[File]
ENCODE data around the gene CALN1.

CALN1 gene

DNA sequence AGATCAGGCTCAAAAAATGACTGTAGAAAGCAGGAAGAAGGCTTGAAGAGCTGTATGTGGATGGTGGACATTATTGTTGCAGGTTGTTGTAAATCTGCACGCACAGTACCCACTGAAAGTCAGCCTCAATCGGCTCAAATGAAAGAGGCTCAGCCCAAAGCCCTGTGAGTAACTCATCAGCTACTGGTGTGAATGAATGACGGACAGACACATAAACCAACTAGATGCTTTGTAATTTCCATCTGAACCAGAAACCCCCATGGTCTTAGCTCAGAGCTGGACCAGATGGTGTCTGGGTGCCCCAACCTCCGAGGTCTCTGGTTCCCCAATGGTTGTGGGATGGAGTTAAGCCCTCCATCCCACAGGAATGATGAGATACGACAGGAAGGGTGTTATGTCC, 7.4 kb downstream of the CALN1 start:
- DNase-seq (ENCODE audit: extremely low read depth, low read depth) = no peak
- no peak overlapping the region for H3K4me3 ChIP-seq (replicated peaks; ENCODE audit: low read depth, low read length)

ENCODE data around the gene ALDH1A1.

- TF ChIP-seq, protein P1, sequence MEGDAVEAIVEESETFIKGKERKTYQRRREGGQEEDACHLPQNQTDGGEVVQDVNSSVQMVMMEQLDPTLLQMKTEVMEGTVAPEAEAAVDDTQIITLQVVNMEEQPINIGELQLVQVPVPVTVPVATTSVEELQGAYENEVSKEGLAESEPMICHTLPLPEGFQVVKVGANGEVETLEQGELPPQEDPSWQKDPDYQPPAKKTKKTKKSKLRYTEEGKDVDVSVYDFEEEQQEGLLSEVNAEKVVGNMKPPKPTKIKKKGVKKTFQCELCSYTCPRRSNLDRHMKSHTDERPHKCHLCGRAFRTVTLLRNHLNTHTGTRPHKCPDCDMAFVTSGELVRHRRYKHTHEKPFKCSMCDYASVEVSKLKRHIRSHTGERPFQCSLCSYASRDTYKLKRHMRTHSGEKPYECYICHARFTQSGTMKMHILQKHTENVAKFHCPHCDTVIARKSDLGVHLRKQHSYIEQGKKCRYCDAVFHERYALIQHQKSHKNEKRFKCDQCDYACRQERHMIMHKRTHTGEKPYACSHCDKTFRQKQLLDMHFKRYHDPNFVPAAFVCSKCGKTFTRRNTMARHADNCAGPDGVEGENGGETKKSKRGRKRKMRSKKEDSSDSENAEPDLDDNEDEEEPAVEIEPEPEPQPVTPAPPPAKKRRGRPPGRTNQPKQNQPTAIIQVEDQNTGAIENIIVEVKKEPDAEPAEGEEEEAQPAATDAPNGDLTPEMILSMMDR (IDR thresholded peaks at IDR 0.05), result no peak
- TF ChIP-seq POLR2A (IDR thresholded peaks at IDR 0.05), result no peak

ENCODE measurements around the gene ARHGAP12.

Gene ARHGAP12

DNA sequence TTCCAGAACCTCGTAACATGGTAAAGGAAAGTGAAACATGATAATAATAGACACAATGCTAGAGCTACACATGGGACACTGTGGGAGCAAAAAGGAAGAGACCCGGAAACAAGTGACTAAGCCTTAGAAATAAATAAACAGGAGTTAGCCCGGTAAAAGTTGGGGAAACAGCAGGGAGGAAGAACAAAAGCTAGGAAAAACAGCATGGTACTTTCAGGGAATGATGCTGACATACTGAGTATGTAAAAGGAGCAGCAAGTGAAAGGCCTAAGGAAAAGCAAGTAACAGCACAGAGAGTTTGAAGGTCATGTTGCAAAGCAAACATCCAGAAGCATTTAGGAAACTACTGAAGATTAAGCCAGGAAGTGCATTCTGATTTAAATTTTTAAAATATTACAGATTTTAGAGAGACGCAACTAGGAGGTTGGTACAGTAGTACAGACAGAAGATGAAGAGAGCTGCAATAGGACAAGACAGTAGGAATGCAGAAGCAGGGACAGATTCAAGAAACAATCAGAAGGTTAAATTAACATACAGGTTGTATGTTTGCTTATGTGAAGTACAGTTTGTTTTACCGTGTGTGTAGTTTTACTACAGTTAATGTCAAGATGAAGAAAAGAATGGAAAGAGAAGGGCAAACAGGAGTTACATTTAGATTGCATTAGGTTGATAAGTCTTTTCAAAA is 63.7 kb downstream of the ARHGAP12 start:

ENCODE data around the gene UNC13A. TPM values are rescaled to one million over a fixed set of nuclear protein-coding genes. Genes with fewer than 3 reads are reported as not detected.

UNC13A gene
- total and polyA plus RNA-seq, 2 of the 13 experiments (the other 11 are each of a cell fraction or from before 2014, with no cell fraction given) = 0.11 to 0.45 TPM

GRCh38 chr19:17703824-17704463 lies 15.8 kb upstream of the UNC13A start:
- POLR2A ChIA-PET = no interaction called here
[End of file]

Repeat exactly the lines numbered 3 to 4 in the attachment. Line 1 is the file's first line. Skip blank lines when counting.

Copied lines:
DNA sequence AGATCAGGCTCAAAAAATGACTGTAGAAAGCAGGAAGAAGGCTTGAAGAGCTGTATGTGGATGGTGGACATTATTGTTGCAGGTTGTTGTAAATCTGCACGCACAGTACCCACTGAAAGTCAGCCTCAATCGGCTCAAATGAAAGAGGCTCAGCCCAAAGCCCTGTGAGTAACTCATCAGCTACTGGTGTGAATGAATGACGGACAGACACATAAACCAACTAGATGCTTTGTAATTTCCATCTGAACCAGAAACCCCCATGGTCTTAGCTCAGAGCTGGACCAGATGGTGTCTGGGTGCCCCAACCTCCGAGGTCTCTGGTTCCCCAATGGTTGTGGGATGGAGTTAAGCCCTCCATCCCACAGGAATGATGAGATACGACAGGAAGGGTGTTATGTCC, 7.4 kb downstream of the CALN1 start:
- DNase-seq (ENCODE audit: extremely low read depth, low read depth) = no peak